Corporate Tax in Need of Reform

Steve Hanke argues that it is about time for the United States to reform its tax code, particularly the corporate tax rate.

“The Tax Foundation released its inaugural ‘International Tax Competitiveness Index’ (ITCI) on September 15th, 2014. The United States was ranked an abysmal 32nd out of the 34 OECD member countries for the year 2014… The poor showing of the U.S. resulted from other countries recognizing the need to improve their competitive position in an increasingly globalized world.”

“Indeed, the only OECD member countries not to have cut their corporate tax rates since the onset of the new millennia are Chile, Norway, and, yes, the United States. The high U.S. corporate tax rate not only raises the cost of doing business in the U.S., but also overseas. The U.S., along with just 5 other OECD countries, imposes a ‘global tax’ on profits earned overseas by domestically-owned businesses.”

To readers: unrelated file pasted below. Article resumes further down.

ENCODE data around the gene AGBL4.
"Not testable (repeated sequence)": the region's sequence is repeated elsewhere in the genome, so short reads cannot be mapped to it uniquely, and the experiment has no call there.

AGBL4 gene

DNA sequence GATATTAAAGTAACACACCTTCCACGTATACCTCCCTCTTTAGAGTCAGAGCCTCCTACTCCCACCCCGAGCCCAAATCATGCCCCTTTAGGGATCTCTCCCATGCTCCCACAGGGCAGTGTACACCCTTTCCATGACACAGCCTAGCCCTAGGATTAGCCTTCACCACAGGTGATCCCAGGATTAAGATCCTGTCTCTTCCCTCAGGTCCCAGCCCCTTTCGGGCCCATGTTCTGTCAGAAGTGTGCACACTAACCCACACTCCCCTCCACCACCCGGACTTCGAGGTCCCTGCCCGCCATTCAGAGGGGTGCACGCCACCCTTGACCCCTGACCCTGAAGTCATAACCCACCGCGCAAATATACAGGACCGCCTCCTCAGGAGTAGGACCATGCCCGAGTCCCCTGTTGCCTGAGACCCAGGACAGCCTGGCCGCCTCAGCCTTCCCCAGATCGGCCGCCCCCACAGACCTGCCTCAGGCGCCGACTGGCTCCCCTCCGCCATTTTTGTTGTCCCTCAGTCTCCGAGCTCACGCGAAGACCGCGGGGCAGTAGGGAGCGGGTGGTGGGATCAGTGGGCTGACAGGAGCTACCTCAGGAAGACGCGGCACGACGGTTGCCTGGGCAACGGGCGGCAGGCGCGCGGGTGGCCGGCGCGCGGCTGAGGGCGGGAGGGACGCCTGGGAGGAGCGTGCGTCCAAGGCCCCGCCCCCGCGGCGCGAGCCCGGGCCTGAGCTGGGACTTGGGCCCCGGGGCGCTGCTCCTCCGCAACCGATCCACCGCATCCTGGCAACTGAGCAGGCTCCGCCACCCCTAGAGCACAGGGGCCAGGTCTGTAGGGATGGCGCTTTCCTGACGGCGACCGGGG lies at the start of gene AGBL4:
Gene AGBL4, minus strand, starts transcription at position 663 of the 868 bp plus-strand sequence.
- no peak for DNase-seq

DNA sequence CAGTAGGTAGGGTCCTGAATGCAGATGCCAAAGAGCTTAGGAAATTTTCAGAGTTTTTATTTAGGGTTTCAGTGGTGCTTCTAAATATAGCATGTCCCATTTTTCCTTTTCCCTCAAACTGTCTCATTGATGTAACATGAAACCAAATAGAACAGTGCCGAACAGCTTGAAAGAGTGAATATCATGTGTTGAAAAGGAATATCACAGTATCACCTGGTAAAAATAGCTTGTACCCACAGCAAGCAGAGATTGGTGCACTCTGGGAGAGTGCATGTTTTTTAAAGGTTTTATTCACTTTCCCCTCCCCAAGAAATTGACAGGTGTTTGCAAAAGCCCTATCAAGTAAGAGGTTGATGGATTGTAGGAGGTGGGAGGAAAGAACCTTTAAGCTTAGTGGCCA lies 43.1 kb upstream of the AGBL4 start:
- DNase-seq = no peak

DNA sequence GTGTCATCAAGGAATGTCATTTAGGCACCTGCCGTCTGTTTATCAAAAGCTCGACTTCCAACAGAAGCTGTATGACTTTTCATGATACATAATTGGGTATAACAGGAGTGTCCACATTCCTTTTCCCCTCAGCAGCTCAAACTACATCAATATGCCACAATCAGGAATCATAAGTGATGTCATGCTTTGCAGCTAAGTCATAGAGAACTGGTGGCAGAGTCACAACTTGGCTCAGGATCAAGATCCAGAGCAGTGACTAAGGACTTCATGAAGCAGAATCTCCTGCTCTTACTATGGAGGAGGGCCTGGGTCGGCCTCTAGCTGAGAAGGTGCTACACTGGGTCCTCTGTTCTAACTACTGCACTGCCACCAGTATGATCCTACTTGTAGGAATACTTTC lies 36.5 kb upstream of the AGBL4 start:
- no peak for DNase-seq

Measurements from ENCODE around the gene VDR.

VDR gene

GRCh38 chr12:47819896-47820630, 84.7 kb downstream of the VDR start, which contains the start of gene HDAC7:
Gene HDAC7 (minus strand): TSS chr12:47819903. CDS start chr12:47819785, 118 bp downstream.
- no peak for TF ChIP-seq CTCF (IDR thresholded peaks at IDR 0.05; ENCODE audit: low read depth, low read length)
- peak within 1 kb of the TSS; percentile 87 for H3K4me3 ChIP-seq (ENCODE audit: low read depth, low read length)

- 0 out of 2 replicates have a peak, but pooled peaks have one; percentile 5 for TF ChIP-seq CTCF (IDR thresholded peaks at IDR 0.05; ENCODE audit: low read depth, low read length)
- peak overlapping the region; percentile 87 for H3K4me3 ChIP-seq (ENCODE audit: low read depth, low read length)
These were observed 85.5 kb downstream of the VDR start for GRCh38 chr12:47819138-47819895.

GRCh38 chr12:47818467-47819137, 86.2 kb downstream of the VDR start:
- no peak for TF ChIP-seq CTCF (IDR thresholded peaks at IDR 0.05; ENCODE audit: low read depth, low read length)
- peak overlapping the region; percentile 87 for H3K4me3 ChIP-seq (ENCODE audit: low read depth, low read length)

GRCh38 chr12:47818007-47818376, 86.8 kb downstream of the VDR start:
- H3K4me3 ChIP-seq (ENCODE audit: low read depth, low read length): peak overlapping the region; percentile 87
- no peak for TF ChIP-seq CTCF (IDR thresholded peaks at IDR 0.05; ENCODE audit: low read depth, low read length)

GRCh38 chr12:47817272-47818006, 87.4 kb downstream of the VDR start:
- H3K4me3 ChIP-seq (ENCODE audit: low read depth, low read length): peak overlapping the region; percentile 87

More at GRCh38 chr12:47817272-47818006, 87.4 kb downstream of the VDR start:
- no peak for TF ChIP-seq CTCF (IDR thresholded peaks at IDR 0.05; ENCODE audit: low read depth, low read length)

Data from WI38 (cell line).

Working Capital Review: A Q&A with House Ways and Means Committee Member Rep. Jim Renacci

Stop Calling the Estate Tax a ‘Death Tax’

Barry Ritholtz explains why it is “misleading” to use “the phrase ‘death tax’ to describe the levy on the estates of deceased multimillionaires.”

“In 2013, 2,596,993 Americans died, according to the Centers for Disease Control and Prevention. About 5,000 of them paid a tax after that mortal event. To be more accurate, their estates paid whatever tax was owed. That means 2,591,993 Americans died that year without paying any tax.”

“In other words, just 0.19 percent of all deaths in 2013 resulted in a tax. When 99.81 percent of all deaths don’t create a taxable event, calling it a death tax is mathematically nonsensical. What is the actual trigger for this taxable event? If your estate is worth less than $5.43 million dollars in 2015 (or $10.86 million dollars for a couple), you are exempt from the federal estate tax. Over that and your estate pays, which by the way is why the Internal Revenue Service calls it an estate tax.”